WASHINGTON, D.C.: The Europeans want it and Athens is resigned to its presence.
But the International Monetary Fund (IMF) has still not decided whether it will participate in the third financial bailout for Greece, and continues to set out its conditions.
“We have not decided anything in the financial sense on a possible participation,” IMF Managing Director Christine Lagarde said in an interview published Friday.
In 2010 and again in 2012, the world’s crisis lender was a key member of the “troika” behind the rescue plans for Greece, together with the European Commission and the European Central Bank.
Deeply worried over a meltdown of the eurozone, the IMF had gone so far as to create a special “systemic exception” that allowed it to go beyond its loan limit rules in special situations.
It then committed its largest loan in history to Athens, eventually close to 50 billion euros ($55 billion) in total.
The IMF then took a central role in setting the terms for Athens’s rescue, dictating economic reforms and instituting financial discipline, which included a harsh dose of austerity, in return for its involvement.
But the times have changed, even as the country remains in recession after five years under the stewardship of the troika.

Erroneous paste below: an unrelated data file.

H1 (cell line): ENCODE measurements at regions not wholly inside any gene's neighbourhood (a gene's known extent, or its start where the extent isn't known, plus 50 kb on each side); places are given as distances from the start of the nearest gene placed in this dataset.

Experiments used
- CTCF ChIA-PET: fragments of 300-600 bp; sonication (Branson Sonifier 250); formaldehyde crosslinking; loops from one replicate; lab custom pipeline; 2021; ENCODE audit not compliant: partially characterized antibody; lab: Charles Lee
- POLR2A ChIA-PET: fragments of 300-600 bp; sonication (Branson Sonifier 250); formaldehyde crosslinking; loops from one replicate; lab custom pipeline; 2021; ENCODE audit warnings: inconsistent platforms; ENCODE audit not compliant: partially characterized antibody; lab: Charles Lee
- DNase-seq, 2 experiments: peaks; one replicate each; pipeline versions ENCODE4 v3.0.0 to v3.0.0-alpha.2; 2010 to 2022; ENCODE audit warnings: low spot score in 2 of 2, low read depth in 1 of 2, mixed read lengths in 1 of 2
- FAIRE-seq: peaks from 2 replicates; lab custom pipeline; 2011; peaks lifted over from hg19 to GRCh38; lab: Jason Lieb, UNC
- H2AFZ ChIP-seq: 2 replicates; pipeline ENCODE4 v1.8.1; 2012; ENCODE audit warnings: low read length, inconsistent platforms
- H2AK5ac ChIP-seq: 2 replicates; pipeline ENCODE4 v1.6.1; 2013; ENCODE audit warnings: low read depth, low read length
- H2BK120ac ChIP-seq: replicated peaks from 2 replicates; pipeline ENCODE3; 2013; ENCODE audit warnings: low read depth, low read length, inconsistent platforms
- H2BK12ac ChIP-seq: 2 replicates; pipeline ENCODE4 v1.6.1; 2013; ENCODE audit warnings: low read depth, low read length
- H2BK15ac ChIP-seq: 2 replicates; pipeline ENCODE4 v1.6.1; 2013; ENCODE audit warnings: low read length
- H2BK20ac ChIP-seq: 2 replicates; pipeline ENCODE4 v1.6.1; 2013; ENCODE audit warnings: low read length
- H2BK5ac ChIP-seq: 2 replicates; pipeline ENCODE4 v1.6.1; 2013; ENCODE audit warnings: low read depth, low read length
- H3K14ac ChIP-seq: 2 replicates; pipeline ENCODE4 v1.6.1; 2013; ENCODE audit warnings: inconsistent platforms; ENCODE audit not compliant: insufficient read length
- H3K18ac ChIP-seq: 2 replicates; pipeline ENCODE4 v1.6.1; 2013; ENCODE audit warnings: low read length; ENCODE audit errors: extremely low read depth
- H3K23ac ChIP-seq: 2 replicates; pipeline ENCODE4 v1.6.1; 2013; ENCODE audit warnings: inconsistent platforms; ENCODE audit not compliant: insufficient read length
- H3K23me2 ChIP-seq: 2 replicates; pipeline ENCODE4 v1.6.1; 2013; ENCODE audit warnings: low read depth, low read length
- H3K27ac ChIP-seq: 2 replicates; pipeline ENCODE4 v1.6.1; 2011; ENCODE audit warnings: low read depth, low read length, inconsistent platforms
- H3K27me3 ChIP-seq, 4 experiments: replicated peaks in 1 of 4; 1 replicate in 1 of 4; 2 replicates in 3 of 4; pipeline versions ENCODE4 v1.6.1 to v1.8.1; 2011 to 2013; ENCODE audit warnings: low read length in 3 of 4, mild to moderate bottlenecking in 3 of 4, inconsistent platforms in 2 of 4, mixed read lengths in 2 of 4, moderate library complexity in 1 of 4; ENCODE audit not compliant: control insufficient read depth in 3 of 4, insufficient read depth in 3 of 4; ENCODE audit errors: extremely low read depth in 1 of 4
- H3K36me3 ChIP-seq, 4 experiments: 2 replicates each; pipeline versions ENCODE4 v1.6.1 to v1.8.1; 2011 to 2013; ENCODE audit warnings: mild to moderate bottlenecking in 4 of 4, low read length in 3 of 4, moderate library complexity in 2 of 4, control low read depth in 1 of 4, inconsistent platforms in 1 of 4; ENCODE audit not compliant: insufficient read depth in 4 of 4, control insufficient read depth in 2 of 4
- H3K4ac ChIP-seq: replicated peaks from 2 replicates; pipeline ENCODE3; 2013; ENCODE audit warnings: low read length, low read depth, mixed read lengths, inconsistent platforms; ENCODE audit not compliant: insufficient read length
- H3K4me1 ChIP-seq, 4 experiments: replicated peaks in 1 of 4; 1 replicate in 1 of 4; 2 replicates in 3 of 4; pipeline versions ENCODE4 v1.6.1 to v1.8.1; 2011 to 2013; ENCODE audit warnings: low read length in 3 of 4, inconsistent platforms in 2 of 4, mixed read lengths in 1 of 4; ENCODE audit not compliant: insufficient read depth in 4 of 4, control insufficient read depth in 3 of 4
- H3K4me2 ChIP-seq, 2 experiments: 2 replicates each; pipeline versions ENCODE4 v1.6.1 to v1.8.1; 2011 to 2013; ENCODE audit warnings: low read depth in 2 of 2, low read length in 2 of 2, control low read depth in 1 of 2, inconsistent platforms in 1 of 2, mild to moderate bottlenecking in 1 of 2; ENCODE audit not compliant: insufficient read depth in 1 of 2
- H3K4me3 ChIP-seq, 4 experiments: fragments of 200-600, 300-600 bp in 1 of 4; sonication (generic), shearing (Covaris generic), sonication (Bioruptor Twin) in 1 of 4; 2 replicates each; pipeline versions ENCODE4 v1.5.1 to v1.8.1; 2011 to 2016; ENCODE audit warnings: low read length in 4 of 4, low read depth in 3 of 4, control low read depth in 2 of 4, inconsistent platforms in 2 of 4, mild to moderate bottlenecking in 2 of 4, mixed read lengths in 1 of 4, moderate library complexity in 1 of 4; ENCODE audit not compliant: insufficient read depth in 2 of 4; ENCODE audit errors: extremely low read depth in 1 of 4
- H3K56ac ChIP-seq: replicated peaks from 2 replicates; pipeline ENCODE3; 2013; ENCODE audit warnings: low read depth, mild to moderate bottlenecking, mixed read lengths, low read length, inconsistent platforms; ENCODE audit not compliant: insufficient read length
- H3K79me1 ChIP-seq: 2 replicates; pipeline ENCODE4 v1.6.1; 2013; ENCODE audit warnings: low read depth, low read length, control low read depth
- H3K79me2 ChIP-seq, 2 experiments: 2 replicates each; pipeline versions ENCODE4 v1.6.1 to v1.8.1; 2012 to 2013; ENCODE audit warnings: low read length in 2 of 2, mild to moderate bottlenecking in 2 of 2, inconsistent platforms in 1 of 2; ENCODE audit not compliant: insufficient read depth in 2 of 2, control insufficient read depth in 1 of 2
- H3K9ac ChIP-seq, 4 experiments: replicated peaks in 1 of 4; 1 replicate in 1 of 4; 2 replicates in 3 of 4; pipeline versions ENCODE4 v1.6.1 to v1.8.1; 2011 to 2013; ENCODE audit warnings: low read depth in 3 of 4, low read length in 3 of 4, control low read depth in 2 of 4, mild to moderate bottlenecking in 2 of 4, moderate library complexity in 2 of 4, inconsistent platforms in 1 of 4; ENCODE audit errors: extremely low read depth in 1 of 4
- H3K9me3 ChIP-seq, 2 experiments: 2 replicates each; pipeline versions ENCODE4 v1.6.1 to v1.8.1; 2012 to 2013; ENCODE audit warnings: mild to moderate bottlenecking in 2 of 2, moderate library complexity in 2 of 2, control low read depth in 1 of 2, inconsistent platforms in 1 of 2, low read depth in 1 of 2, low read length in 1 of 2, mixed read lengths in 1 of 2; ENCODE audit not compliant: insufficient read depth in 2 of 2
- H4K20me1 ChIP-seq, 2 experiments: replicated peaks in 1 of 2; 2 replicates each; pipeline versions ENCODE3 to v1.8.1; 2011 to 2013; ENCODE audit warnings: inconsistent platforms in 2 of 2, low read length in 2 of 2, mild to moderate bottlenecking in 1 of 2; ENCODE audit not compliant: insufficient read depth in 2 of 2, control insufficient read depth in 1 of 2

The IMF does not appear now so willing to join the Europeans, who agreed last summer on a new 86-billion-euro plan to support Greece.
Yet, under pressure from the Germans, the European institutions have made the IMF’s involvement a primary condition of their deal.
And the Greeks, who have alleged that the Fund bears “criminal” responsibility for their suffering under the first two programs, which failed to stabilize the economy, have also accepted the idea.
“The IMF’s participation is planned. We are sticking to this commitment,” Finance Minister Euclid Tsakalotos told the German newspaper Handelsblatt this week.
So far the IMF has remained unmoved by the appeals.
Before it gets involved again, the Fund is pressing Greece to implement more tough austerity measures.
It also insists that the European institutions cut Greece’s debt burden, which has reached nearly 200 percent of the size of its economy.
“We need both legs,” IMF spokesman Gerry Rice said this week, referring to the two conditions. He stressed that the Fund remains in talks with the other parties.
But the IMF also appears desirous of moving beyond the controversial chapter in its history, which saw it twisting its own rules to lend huge sums to Greece before, the country had stabilized its finances, or made its debt “sustainable,” as is usually required for a Fund loan.
At any rate, the IMF can afford to wait. Unlike in 2010, the European institutions have a financial rescue mechanism now that has reduced fears of the Greece crisis dragging down Europe or the global economy.